Distributions for an EOT must generally be made to qualifying employees by similarly treating all beneficiaries, whether that be by having a distribution formula that could only consider an employee’s length of service, remuneration, and hours worked, or by having all beneficiaries receive equal amounts.

However, an EOT would not be permitted to allocate shares of qualifying businesses to its beneficiaries.

New tax rules to facilitate EOT structure

Capital gains reserve

On sales of capital property where a taxpayer receives proceeds on a deferred basis, the capital gain could typically be deferred over a period of up to five years, with a minimum of 20 per cent of the gain included in income each year, under current rules. To encourage qualifying business transfers to an EOT, Budget 2023 proposes to extend the current capital gains reserve deferral period of five years to be extended to a period of 10 years, with a minimum of 10 per cent of the gain recognized each year.

Shareholder loans

Under current rules, shareholders that borrow money from their corporation are generally subject to an income inclusion for the value of the amounts borrowed, unless the loan is repaid within a year. To facilitate financing for qualifying business transfers to an EOT, Budget 2023 proposes an exception to extend the repayment period to 15 years, for amounts borrowed by an EOT to finance the purchase of shares on a qualifying business transfer.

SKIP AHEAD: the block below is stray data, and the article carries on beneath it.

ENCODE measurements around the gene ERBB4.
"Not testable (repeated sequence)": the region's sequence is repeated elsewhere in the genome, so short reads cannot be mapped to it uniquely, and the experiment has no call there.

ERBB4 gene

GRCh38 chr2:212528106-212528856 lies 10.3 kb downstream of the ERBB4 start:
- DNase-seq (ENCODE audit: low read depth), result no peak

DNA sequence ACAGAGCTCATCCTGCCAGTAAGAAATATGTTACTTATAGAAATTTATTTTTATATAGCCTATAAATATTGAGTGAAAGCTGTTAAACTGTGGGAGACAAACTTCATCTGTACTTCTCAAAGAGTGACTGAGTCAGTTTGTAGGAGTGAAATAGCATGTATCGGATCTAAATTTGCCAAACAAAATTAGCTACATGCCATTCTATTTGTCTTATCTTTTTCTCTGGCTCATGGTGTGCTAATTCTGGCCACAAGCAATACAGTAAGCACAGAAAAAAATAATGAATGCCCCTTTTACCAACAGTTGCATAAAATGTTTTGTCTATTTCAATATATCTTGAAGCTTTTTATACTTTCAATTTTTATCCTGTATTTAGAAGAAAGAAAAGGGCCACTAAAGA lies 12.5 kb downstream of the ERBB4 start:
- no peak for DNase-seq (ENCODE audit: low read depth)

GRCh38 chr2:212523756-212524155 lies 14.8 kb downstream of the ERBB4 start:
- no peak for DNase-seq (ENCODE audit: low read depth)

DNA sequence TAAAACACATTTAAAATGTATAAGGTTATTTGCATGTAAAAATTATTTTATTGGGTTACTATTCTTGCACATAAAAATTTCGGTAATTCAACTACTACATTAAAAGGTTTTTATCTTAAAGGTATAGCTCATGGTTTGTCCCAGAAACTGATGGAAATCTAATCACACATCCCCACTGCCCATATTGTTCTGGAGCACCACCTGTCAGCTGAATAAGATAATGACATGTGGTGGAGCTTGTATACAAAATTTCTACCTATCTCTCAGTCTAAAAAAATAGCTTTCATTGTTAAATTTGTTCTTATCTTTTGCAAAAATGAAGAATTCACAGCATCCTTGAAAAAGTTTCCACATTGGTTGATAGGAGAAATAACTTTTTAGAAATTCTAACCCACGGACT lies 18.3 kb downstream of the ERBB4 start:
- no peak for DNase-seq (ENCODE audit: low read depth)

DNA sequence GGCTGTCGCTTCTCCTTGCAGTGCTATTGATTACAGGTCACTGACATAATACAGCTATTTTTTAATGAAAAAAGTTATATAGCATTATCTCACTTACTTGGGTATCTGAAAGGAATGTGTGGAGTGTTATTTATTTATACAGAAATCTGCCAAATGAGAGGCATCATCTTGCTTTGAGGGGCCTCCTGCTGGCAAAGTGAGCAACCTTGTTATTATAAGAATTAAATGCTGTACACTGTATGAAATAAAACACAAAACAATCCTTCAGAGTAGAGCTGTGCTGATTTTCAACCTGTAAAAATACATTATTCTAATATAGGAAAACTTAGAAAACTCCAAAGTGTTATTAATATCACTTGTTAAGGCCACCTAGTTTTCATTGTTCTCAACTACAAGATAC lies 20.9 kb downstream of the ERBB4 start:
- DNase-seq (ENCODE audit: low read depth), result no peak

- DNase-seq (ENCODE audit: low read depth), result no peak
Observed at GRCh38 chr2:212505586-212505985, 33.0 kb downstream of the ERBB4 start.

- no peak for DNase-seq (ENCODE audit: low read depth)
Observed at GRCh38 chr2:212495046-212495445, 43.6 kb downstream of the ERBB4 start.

21-year rule

Certain trusts are subject to the 21-year deemed disposition rules, meaning a trust is deemed to dispose of its capital properties every 21 years at fair market value, to prevent indefinite deferrals of tax on accrued gains, under current tax rules. Budget 2023 proposes to exempt EOTs from the 21-year rule as long as the trust meets the qualifying conditions to be an EOT.

These amendments would apply as of January 1, 2024.

Alternative Minimum Tax (AMT)

Budget 2023 proposes several changes to the computation of the AMT.